Whether or not it’s a new Dark Age, or if society is going down the tubes fast is a difficult one to say. According to the Egyptians and Mayans we are not in a position to know because our own judgement is clouded by the negativity and darkness of our age. What we have, for the few of us who have “just a little dust on our eyes”, as the Buddha said for those who were not completely diluted, is that this life is a precious gift and not to be wasted. We have an opportunity to practice our spiritual growth because the practice we must aspire to is in this life and in this second.


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Posted by on May 23, 2013 in Uncategorized


What Does The Lord Of The Rings Tell Us About Ethical Stories? Is Society Degrading, Or Do We Just Notice It More?

J.R.R. Tolkien’s classic book trilogy the Lord of the Rings has been debated for decades now. While some might consider it classic, most serious literary scholars would consider it only popular literature. Still, as spiritual seekers, whether or not Tolkien will stand among the giants of Falkner, Hemingway, or Dickens is not that relevant. The LOTR is a rich topic of introspection and reflection as we consider the genres, cultures, and time periods that it covers. We cannot say for certain if the LOTR is a work of a Christian meant to portray Christian values, a display of a mix of pagan and Christian values by a man deeply steeped in the traditional lore of Germany and Scandinavia, or if the author meant to tell any moral tales whatsoever. What we do know is that we can learn about our own spiritual leanings through a careful examination of the books.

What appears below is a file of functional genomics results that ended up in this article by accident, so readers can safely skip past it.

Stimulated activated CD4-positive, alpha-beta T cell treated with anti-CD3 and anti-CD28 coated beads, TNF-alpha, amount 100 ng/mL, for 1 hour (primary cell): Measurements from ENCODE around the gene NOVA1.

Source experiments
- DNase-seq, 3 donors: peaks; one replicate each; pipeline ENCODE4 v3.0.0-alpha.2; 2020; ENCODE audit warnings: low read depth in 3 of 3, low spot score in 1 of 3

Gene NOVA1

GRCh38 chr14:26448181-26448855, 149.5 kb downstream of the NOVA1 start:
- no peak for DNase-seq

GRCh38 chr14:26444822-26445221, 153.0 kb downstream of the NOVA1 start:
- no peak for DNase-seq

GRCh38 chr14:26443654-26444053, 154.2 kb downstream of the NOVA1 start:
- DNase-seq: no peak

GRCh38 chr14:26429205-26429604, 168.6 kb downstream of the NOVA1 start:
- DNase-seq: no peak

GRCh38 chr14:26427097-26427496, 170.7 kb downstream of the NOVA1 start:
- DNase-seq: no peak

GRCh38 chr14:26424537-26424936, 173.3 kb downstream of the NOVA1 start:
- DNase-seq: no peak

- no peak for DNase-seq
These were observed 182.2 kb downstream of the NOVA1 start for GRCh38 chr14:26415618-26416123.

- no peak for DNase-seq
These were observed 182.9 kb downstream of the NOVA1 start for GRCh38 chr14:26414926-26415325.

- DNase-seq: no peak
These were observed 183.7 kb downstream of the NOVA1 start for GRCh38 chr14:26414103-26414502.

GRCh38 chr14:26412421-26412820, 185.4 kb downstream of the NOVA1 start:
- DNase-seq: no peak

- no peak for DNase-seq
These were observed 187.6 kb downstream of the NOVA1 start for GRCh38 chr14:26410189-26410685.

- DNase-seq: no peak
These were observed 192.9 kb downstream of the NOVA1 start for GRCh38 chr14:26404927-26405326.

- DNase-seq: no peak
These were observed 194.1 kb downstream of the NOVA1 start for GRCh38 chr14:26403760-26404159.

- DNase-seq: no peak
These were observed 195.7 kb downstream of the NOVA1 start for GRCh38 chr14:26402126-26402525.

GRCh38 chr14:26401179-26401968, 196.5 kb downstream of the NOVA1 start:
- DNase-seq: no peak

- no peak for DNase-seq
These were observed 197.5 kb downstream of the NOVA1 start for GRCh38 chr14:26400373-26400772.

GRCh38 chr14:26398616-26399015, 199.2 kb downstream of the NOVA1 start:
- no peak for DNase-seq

Peter Jackson’s film renditions from the early 2000’s have made the material new again. Many You Tube videos using material from the films, and huge amounts of other incorporated material, references, etc. have been made. Everything from The Simpsons, to American Dad, and insurance commercials have made references to the LOTR after the Jackson films. We know that the material is a huge success as a money making venture for Jackson, and that it has been incorporated into mainstream culture, but do we know that because of its popularity, that the moral messages it is supposed to portray are accepted by the audiences that watch the films and read the books?